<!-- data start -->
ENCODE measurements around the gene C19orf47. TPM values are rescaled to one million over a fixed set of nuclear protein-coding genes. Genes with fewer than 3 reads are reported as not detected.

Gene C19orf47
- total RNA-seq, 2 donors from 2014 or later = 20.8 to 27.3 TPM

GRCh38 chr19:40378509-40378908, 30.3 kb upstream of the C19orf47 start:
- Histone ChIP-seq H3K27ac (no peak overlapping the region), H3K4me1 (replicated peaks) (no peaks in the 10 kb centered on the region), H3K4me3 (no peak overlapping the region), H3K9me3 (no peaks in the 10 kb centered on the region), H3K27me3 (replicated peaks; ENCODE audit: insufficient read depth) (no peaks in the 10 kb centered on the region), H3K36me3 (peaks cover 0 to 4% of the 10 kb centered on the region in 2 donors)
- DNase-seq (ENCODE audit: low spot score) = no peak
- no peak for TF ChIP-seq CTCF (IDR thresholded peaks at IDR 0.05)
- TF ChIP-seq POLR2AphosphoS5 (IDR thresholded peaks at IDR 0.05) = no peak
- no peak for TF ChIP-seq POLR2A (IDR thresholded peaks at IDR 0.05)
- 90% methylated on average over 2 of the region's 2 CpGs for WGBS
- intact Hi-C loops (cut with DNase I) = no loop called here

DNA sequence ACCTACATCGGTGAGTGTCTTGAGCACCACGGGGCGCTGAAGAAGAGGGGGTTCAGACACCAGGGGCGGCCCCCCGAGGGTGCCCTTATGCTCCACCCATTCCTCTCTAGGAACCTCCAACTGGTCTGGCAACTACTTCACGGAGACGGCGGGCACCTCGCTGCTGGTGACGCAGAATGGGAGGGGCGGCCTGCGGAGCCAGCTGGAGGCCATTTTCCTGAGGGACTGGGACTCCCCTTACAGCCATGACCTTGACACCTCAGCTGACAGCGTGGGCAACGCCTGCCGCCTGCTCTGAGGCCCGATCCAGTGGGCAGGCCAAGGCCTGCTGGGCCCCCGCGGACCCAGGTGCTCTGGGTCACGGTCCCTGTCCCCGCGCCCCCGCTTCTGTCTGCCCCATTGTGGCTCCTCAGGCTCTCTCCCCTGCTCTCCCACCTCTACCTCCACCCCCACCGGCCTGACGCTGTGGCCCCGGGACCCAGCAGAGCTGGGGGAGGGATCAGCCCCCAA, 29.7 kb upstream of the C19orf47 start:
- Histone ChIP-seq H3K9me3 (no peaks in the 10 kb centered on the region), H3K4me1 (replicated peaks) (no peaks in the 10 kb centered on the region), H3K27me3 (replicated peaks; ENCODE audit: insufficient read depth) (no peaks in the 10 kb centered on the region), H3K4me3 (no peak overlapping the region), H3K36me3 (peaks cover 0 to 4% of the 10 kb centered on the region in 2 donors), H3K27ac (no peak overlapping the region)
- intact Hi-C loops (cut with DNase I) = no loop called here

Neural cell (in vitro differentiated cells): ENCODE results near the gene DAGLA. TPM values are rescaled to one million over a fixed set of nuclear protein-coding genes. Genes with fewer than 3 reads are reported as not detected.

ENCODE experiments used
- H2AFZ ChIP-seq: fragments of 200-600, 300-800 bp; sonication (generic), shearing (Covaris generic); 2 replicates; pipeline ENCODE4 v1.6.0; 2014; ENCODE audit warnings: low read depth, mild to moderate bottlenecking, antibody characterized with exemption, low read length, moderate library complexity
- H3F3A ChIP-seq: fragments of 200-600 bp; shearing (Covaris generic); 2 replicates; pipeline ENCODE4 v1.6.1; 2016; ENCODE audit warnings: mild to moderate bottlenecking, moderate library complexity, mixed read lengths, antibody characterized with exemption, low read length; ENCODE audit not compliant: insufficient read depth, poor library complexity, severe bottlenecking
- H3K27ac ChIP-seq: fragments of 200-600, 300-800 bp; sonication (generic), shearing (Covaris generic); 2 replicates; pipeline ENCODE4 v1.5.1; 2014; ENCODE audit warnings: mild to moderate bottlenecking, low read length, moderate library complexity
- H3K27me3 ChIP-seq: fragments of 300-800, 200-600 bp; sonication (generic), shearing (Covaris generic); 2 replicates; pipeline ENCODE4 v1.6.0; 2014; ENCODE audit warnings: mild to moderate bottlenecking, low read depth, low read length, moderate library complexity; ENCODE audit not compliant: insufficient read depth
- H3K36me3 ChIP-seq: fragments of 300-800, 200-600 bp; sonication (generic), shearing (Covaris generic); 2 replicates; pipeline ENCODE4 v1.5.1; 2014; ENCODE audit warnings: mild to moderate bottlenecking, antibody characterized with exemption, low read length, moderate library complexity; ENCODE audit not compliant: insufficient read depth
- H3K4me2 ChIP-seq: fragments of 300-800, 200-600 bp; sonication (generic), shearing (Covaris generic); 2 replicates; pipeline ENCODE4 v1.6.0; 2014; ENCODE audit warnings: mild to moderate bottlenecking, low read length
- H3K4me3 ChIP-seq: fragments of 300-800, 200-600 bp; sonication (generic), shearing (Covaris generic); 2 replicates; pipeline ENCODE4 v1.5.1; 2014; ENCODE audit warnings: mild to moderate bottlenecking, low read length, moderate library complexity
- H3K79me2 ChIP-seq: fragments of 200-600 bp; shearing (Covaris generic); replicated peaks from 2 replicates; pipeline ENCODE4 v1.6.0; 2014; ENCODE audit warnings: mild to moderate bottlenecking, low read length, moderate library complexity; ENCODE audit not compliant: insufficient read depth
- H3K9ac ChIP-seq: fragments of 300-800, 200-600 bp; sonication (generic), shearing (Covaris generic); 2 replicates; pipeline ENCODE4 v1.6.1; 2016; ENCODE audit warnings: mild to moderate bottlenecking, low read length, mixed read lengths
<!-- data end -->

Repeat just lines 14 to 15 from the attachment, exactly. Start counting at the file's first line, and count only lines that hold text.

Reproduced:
- intact Hi-C loops (cut with DNase I) = no loop called here

Neural cell (in vitro differentiated cells): ENCODE results near the gene DAGLA. TPM values are rescaled to one million over a fixed set of nuclear protein-coding genes. Genes with fewer than 3 reads are reported as not detected.